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Technology

GreenOps Ammo is developing a complete line of shotgun ammunition incorporating our patented biodegradable shotgun wad technology.  

We have developed a shotgun wad made from a biodegradable polyhydroxyalkanoate (PHA) plastic along with additives.  We have incorporated these wads into 12 gauge shotgun shells, and our products outperform some commercial ammunition, providing an environmentally preferable product that gives repeatable, outstanding shot patterns along with acceptable velocities.  As shown in the time-series of images below, our wads leave the barrel intact, then break apart and release the shot within several feet of leaving the barrel.

For more information and answers to common questions, see below.

 

Who could benefit from this technology, and when will it be available?  We anticipate launching a full line of shotgun shells in 2018, with beta testing available in late 2017.  We hope that GreenOps Ammo becomes the smart choice for hunting reserves, wildlife refuges, public lands, shooting ranges, or anyone looking to reduce plastic litter on their property.

 

What’s a shotgun wad and what happens after a gun is fired?  The term “wad” refers to a component of a shotgun shell that is used to:  (1) separate the shot from the powder, (2) contain the shotgun shot, and (3) provide a seal that prevents gas from blowing through the shot rather than propelling the shot out of the shotgun.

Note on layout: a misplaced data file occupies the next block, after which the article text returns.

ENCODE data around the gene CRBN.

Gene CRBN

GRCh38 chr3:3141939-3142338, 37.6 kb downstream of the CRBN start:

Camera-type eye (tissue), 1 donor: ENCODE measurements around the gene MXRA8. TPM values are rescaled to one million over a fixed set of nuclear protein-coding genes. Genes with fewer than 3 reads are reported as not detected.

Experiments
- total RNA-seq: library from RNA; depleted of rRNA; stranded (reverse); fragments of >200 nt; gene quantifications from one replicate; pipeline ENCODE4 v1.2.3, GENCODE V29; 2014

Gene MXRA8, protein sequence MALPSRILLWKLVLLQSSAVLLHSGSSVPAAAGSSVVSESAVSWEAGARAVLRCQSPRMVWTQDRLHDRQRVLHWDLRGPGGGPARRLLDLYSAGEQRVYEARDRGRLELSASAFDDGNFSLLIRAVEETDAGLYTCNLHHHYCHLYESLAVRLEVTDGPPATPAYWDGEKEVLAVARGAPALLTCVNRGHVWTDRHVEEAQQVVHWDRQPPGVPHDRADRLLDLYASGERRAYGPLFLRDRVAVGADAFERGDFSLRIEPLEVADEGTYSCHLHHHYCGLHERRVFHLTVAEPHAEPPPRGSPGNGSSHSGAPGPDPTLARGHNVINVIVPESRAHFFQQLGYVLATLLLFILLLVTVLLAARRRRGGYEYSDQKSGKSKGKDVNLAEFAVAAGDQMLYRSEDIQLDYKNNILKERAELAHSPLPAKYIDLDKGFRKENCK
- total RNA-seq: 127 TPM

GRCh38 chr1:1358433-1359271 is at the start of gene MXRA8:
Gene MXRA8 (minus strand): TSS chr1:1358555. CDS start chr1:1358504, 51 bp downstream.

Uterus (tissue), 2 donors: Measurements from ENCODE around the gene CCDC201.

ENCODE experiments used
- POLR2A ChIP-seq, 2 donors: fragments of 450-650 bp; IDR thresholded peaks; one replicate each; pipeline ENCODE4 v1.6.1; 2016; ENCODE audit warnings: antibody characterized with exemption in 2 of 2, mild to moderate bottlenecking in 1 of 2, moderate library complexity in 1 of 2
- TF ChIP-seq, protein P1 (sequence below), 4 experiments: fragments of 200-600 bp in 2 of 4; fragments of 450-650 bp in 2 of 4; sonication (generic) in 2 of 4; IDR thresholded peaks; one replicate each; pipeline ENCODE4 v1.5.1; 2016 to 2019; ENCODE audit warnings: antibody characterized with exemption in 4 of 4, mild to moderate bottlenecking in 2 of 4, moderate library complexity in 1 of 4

The shotgun shell has a plastic case and, after firing the shotgun, the case remains in the shotgun and is manually discharged by the operator, while the wad leaves the gun along with the shot. Regulations typically require hunters to retain their spent casings and properly dispose of them, but unlike the casing, the plastic wads travel significant distances after the gun is fired and cannot easily be recovered.  For example, when hunters hunt for waterfowl using shotguns, the conventional (non-degradable) plastic wads are routinely discharged into the adjoining water.  Due to the range of shotguns, there is no practical way to recover spent shotgun wads.  Plastic wads for shotgun shells are reported as one of the most common marine debris items collected during beach cleanups (NOAA 2012).

 

What’s the problem with current shotgun wads?  Presently, most wad manufacturers utilize a non-degradable plastic such as polyethylene.  Spent shotgun wads can present safety, nuisance, and environmental impacts in freshwater and estuarine waters.  Spent wads have been found in the stomach contents of ocean foraging birds including the albatross, presumably due to their likeness to squid which is a common prey item.  The consumption of plastic leads to reduced fitness and mortalities of aquatic species.

Just because a shotgun wad or any other plastic eventually breaks apart into microscopic pieces (maybe even pieces so small they can’t be seen!) doesn’t mean that the plastic is gone, or harmless.  These microplastics can persist for hundreds or thousands of years, and during that time they continue to be damaging to the environment.   Microplastic fragments have become a significant marine debris concern worldwide because microplastics can concentrate organic contaminants and are ultimately propagated up the food chain.